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Psalm 136:17-26

17. Who smote great kings, for his mercy endureth for ever. 18. And slew famous kings, for his mercy endureth for ever. 19. Sihon, king of the Amorites, for his mercy endureth for ever. 20. And Og, king of Bashan, for his mercy endureth for ever. 21. And gave their land for an heritage, for his mercy endureth for ever. 22. An heritage to Israel his servant., for his mercy endureth for ever. 23. Who remembered us in our humiliation, for his mercy endureth for ever. 24. And hath rescued us from our oppressors, for his mercy endureth for ever. 25. Who giveth food to all flesh, for his mercy endureth for ever. 26. Make acknowledgments to the God of heavens, for his mercy endureth for ever.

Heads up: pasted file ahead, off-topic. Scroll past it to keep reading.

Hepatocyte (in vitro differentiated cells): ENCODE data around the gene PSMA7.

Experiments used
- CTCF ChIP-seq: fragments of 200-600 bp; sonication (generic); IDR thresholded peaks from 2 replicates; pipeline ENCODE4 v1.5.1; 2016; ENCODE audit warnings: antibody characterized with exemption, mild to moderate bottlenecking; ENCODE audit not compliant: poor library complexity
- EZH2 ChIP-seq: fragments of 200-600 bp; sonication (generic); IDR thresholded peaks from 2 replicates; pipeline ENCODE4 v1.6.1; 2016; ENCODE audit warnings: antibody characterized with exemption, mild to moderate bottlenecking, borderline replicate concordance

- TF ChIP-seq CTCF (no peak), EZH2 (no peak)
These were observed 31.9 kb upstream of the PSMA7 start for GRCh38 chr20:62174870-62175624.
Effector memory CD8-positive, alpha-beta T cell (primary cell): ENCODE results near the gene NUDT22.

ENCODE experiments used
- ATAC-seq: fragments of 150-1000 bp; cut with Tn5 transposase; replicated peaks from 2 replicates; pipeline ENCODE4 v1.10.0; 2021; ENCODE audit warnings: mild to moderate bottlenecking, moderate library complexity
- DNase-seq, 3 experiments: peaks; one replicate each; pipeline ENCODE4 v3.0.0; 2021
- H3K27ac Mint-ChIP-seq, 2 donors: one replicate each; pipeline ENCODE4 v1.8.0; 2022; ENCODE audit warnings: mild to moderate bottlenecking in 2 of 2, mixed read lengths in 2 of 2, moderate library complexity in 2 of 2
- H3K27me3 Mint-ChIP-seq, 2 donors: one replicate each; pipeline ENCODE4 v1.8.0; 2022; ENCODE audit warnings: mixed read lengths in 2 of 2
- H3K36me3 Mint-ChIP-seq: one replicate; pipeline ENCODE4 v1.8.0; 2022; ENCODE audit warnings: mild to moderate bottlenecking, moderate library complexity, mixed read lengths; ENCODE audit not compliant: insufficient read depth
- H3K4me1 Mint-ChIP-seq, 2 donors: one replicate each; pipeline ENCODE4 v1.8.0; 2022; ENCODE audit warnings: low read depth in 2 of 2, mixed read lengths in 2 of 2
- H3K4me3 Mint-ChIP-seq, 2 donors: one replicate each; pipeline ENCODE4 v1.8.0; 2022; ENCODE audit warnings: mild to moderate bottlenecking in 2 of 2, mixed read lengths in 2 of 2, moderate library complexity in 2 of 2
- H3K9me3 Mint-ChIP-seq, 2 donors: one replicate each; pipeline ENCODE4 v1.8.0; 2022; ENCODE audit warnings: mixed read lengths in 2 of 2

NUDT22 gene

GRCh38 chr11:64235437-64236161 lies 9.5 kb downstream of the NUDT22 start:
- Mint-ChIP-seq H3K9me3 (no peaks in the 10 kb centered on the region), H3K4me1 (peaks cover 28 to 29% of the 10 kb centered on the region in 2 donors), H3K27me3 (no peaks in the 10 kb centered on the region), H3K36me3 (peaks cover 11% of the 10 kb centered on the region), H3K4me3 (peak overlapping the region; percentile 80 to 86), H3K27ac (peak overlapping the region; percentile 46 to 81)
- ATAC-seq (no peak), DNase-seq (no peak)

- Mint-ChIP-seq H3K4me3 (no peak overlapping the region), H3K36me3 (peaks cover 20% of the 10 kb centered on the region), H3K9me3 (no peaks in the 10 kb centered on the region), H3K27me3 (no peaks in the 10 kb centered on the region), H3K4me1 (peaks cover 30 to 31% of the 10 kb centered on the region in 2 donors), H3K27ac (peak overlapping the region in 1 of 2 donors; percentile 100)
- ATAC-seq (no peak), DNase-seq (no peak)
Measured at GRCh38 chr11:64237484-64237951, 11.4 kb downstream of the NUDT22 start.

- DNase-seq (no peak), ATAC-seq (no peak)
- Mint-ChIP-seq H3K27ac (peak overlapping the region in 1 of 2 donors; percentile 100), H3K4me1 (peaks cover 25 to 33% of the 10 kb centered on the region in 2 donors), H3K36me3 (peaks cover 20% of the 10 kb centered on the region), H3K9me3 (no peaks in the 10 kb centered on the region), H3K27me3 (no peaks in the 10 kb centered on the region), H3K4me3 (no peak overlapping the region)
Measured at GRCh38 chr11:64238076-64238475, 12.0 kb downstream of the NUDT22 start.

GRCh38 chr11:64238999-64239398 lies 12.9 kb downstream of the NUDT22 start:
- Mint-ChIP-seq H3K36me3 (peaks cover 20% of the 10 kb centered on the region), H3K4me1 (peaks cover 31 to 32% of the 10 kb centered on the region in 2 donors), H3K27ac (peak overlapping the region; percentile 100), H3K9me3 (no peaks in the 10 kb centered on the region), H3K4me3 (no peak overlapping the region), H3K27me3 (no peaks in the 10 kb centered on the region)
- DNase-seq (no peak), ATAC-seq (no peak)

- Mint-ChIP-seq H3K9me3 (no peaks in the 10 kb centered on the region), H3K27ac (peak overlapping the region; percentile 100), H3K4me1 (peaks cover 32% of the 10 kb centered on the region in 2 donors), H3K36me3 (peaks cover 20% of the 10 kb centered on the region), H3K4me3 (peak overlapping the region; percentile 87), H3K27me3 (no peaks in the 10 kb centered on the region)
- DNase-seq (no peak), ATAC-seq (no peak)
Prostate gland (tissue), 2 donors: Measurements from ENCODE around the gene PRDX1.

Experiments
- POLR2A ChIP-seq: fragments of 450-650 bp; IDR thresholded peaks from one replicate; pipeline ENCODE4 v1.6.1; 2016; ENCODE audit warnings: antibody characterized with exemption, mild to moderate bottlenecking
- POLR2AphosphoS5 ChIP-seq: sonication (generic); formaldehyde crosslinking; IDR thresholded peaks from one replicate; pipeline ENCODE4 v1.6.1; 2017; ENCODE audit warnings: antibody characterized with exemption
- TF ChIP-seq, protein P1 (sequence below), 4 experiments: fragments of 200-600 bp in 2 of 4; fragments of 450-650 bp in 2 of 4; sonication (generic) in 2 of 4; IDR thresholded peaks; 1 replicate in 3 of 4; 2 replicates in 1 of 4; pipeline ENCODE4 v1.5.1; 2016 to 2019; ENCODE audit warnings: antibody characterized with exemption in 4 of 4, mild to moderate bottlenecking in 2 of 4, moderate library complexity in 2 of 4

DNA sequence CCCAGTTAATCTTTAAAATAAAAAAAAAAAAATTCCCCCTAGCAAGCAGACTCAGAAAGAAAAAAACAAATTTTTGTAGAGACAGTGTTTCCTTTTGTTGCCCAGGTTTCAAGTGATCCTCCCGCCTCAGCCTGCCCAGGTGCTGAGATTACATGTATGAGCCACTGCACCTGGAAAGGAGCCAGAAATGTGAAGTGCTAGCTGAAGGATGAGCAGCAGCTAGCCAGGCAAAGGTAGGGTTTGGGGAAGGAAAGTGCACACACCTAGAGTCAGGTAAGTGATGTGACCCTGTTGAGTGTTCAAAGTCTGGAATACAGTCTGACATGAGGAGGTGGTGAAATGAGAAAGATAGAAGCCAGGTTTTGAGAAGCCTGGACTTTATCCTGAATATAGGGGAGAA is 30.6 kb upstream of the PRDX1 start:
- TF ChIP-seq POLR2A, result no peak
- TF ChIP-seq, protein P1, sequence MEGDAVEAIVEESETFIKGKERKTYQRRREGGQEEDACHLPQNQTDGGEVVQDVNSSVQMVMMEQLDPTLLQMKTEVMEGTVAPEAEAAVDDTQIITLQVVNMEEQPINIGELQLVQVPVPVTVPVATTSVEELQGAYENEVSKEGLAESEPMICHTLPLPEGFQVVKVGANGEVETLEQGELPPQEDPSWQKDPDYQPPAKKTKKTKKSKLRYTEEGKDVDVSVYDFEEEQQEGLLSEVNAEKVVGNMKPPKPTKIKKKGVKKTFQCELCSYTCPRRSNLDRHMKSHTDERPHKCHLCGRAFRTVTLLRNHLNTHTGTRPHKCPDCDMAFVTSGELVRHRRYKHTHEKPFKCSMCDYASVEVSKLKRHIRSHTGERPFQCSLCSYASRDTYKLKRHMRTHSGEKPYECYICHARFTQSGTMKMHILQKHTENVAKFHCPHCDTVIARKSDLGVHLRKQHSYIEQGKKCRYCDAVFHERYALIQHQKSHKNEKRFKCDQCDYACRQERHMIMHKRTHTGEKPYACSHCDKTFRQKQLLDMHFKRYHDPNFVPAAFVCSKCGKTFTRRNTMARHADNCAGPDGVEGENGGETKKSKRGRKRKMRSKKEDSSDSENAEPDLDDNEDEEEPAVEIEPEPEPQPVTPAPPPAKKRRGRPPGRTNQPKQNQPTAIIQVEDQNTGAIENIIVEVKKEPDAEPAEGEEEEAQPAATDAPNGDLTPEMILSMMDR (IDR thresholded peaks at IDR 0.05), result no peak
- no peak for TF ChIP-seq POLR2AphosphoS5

23. Who remembered us in our humiliation The six verses taken from the previous Psalm I pass over without observation; and I shall only touch very briefly upon the others, which do not need lengthened consideration. We may just observe that the Psalmist represents every age as affording’ displays of the same goodness as had been shown to their fathers, since God had never failed to help his people by a continued succession of deliverances. It was a more notable proof of his mercy to interpose for the nation at a time when it was nearly overwhelmed by calamities, than to preserve it in its entire state and under a more even course of affairs, there being something in the emergency to awaken attention and arrest the view. Besides, in all the deliverances which God grants his people, there is an accompanying remission of their sins. In the close he speaks of the paternal providence of God as extending not only to all mankind, but to every living creature, suggesting that we have no reason to feel surprise at his sustaining the character of a kind and provident father to his own people, when he condescends to care for the cattle, and the asses of the field, and the crow, and the sparrow. Men are much better than brute beasts, and there is a great difference between some men and others, though not in merit, yet as regards the privilege of the divine adoption, and the Psalmist is to be considered as reasoning from the less to the greater, and enhancing the incomparably superior mercy which God shows to his own children.

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